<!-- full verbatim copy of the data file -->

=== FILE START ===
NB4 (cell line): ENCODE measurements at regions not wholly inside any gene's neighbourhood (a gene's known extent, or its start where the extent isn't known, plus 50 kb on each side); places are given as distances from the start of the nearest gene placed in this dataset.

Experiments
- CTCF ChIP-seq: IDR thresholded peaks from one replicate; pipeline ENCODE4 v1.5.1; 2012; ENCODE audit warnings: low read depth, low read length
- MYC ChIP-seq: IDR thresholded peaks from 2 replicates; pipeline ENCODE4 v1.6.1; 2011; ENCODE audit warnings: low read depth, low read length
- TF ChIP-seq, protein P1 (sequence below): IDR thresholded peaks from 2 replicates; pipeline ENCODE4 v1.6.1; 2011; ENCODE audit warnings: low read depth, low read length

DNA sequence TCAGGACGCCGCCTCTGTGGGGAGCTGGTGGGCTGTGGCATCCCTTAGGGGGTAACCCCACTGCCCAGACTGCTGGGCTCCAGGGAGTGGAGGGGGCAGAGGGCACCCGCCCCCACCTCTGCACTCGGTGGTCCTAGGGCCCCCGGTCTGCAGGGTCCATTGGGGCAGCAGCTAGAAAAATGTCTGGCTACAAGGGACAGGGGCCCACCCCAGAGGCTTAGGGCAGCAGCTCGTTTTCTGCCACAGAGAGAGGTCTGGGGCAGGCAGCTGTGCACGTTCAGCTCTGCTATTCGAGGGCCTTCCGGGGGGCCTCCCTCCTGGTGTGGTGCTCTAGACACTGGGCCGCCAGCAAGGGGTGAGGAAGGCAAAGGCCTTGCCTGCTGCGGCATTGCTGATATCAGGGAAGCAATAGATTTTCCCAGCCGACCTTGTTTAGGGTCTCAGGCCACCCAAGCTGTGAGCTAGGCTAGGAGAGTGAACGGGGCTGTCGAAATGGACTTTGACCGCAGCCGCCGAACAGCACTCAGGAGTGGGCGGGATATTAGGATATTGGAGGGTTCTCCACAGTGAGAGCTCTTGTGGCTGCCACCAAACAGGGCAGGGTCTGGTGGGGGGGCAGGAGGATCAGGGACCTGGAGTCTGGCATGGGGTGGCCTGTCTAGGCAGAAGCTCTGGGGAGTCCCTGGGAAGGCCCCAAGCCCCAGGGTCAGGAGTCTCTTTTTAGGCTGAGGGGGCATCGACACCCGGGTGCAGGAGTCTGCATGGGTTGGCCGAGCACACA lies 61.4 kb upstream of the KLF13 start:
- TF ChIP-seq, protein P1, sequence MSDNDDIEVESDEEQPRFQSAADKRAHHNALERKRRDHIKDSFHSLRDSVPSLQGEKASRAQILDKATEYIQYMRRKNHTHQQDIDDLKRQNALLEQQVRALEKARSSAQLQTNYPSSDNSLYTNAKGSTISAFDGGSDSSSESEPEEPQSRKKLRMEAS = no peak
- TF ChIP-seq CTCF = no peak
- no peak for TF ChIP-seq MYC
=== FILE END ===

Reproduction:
NB4 (cell line): ENCODE measurements at regions not wholly inside any gene's neighbourhood (a gene's known extent, or its start where the extent isn't known, plus 50 kb on each side); places are given as distances from the start of the nearest gene placed in this dataset.

Experiments
- CTCF ChIP-seq: IDR thresholded peaks from one replicate; pipeline ENCODE4 v1.5.1; 2012; ENCODE audit warnings: low read depth, low read length
- MYC ChIP-seq: IDR thresholded peaks from 2 replicates; pipeline ENCODE4 v1.6.1; 2011; ENCODE audit warnings: low read depth, low read length
- TF ChIP-seq, protein P1 (sequence below): IDR thresholded peaks from 2 replicates; pipeline ENCODE4 v1.6.1; 2011; ENCODE audit warnings: low read depth, low read length

DNA sequence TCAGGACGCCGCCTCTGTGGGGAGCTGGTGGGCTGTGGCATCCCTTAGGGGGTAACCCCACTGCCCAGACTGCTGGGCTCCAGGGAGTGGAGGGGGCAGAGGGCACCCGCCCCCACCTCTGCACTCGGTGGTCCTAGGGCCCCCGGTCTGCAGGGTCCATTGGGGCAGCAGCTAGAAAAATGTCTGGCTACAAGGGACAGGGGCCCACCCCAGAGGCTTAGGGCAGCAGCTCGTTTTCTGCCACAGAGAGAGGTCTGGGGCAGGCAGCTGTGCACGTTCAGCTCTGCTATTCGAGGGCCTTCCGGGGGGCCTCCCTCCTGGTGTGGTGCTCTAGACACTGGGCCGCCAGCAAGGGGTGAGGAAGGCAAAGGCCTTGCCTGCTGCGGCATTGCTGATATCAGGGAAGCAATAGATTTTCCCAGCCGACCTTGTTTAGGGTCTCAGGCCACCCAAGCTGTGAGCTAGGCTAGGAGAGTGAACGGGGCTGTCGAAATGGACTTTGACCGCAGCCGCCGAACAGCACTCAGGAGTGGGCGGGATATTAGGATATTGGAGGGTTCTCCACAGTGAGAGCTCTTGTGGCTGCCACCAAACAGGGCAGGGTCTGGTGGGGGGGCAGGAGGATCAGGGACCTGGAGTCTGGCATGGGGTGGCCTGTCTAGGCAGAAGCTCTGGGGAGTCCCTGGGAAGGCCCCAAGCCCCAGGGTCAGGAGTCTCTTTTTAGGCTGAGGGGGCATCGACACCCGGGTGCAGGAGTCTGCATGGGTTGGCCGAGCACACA lies 61.4 kb upstream of the KLF13 start:
- TF ChIP-seq, protein P1, sequence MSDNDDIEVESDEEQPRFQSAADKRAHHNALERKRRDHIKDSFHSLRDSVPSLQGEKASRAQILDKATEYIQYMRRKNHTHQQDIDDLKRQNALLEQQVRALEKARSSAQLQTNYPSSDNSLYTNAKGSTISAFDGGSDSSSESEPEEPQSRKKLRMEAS = no peak
- TF ChIP-seq CTCF = no peak
- no peak for TF ChIP-seq MYC